‘Look into the future’
COVID-19’s reduced frequency represents a “look into the future,” Anderson said in October. The industry will be facing conditions like today in 20 years once ADAS has significantly reduced crash volume, he said.
“Building those best practices for capturing and getting the keys is absolutely critical to us,” Anderson said.
CCC in its 2020 “Crash Course” predicted a 20 percent decline in crashes over 1995 levels by around 2028. To Anderson’s point, that’s also about how much CCC says repairable claims fell in October (-19.6 percent) compared to October 2019.
So if you’re in business in 2028, it certainly could feel a little bit like 2020.
Rising severity might not be a panacea for the ADAS-related frequency decline.
During the Oct. 29 webinar, CRASH Network editor John Yoswick presented ISS and Verisk data demonstrating consistent severity increases over time for private passenger physical damage claims. But an adjustment for inflation revealed severity actually peaked in the early 2000s, according to Yoswick. Recent years have shown inflation-adjusted severity actually declining, he said.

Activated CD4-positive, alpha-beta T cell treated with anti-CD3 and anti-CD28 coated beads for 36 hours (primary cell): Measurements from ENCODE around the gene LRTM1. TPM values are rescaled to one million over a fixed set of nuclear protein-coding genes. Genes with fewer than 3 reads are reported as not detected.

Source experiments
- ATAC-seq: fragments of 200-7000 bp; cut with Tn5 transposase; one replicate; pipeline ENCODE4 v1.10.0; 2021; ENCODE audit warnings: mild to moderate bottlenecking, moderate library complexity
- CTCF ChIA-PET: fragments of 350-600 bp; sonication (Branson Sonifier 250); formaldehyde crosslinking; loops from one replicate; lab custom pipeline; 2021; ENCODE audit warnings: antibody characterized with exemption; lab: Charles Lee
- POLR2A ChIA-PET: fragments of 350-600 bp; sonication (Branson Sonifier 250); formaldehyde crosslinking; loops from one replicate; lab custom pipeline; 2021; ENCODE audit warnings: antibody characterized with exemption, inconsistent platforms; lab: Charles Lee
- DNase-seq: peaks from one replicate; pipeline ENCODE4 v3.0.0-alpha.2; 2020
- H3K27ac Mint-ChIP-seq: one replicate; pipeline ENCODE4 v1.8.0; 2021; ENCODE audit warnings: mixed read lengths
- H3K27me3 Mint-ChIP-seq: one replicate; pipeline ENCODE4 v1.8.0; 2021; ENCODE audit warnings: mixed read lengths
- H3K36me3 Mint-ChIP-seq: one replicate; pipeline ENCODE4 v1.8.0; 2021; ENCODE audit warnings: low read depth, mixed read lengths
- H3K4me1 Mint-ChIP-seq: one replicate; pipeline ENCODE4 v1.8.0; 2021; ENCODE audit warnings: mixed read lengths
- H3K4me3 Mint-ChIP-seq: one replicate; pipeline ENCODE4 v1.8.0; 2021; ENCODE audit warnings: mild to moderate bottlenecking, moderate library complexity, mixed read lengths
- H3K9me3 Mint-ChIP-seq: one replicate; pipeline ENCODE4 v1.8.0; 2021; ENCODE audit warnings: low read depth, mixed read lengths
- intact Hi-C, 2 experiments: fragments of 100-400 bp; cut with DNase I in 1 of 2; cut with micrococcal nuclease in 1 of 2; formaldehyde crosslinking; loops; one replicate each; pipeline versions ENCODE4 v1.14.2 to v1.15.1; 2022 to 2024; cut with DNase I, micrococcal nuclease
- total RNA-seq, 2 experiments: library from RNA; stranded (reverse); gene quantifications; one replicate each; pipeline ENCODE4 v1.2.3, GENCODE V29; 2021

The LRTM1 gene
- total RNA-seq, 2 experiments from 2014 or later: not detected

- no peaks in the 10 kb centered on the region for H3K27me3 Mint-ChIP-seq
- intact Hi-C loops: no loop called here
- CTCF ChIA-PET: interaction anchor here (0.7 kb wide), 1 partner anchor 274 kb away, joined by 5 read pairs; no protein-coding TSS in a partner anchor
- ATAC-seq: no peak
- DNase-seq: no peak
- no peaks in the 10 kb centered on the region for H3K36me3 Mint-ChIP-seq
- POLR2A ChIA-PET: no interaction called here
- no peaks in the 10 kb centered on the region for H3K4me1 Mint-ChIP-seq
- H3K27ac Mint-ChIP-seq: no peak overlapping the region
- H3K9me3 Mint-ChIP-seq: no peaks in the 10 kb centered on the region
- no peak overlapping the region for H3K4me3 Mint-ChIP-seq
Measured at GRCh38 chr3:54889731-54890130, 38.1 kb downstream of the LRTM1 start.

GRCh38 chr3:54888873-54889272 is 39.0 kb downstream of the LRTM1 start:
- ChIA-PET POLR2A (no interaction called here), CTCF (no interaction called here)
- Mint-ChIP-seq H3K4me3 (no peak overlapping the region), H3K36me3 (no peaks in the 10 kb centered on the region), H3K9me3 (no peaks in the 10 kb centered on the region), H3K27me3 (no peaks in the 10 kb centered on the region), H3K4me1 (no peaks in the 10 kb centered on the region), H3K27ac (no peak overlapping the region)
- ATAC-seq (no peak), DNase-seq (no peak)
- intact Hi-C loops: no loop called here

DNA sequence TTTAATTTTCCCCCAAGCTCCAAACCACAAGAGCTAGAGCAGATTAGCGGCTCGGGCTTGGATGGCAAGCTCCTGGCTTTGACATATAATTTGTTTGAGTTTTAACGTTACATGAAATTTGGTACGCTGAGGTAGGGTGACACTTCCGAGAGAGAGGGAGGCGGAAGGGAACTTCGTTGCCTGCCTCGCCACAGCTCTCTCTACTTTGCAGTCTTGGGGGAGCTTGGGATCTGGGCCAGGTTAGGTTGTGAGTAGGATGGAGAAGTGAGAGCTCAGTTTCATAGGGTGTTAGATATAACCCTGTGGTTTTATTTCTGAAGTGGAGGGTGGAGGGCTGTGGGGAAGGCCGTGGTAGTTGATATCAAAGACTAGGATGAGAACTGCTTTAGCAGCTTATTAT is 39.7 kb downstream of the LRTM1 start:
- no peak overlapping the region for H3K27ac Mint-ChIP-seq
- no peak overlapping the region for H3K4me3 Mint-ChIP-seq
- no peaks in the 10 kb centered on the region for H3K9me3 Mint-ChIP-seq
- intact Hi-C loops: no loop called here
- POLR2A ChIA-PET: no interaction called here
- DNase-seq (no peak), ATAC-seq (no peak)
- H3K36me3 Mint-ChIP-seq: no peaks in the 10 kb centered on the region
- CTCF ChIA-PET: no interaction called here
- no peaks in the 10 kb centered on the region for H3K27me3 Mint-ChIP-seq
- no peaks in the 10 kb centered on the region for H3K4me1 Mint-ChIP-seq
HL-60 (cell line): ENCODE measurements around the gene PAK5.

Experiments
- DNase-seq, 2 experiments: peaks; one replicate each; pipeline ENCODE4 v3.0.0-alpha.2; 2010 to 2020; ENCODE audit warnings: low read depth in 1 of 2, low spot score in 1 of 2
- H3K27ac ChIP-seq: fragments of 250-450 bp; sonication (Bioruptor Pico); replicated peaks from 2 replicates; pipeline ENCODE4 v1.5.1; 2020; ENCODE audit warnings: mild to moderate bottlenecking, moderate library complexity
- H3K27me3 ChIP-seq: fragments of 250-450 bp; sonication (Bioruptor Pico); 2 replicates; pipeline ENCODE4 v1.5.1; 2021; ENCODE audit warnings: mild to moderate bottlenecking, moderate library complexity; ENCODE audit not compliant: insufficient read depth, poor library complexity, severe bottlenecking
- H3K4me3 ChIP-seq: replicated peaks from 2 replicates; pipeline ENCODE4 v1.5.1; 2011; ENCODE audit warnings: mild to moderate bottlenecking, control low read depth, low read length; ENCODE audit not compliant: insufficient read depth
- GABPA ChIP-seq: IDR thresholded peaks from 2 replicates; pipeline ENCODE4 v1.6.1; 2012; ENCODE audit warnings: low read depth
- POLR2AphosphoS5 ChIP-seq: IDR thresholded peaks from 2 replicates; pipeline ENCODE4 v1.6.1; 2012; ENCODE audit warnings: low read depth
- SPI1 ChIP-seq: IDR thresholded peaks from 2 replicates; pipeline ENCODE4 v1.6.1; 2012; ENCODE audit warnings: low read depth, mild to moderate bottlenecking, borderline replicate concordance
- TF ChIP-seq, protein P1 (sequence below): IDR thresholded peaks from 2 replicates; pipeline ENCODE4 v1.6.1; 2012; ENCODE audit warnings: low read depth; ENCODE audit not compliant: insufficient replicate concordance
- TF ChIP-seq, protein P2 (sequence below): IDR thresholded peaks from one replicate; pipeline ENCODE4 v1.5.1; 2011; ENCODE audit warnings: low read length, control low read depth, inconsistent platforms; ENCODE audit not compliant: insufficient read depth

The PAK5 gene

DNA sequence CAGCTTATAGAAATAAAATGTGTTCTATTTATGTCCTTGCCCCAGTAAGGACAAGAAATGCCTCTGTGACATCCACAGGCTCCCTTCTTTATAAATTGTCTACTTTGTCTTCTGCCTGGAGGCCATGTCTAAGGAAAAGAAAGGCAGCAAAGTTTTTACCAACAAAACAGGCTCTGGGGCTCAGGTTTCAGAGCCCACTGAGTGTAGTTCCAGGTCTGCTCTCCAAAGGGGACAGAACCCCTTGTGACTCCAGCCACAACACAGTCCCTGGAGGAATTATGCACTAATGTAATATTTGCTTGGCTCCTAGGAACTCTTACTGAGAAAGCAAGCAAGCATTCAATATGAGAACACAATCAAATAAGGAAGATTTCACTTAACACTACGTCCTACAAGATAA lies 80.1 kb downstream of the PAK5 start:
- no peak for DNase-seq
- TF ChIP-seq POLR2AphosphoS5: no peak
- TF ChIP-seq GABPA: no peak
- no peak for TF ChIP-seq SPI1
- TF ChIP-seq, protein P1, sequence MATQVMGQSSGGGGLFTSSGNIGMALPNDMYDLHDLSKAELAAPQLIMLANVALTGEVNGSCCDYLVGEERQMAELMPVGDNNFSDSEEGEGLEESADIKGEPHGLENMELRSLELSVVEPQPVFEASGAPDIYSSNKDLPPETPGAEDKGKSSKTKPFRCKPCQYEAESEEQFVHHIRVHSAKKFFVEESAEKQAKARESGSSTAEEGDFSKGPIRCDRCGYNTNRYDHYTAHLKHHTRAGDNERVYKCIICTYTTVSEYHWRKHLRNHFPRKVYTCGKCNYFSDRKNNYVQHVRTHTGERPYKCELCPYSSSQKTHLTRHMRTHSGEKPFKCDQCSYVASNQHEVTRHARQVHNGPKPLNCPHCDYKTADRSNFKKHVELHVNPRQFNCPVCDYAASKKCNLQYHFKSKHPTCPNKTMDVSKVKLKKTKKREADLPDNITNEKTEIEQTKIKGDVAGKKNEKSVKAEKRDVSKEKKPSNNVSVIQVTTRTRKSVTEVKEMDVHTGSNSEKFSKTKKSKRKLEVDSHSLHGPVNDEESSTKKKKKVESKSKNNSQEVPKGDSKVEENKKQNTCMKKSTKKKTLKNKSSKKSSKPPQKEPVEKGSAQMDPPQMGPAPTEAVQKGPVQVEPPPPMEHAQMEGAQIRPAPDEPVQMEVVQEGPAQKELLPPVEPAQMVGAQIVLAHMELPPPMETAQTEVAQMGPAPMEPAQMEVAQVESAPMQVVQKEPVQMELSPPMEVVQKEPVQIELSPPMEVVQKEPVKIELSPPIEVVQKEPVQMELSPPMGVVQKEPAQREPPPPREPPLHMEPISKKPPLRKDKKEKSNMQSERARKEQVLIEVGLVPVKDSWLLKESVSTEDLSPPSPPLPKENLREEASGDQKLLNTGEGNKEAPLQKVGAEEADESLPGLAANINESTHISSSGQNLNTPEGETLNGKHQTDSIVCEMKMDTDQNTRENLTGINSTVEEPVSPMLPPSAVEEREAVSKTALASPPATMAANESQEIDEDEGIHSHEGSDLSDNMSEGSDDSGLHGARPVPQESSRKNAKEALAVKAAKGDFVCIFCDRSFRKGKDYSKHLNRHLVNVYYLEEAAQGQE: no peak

CCC, Dec. 20, 2020
Insurance Institute for Highway Safety, June 2019
A largely empty parking lot Aug. 8, 2020, in Apple Valley, Calif., during the COVID-19 pandemic. (sanfel/iStock)
CCC’s 2019 and 2020 “Crash Course” projections of the impact advanced driver assistance systems would have on collisions. (Provided by CCC)
The Insurance Institute for Highway Safety’s June 2019 projections on the success of various advanced driver assistance systems. (Provided by IIHS)
74 percent of every vehicle built between Sept. 1, 2019, and Aug. 31, 2020, has autobraking and forward collision warning standard, CCC director and analyst Susanna Gotsch wrote Dec. 7, 2020, citing OEM reports to the National Highway Traffic Safety Administration. (Provided by CCC)
During an Oct. 29, 2020, webinar, CRASH Network editor John Yoswick presented ISS and Verisk data demonstrating consistent severity increases over time for private passenger physical damage claims. But an adjustment for inflation revealed severity actually peaked in the early 2000s, according to Yoswick. Recent years have shown inflation-adjusted severity actually declining, he said. (Provided by CRASH Network)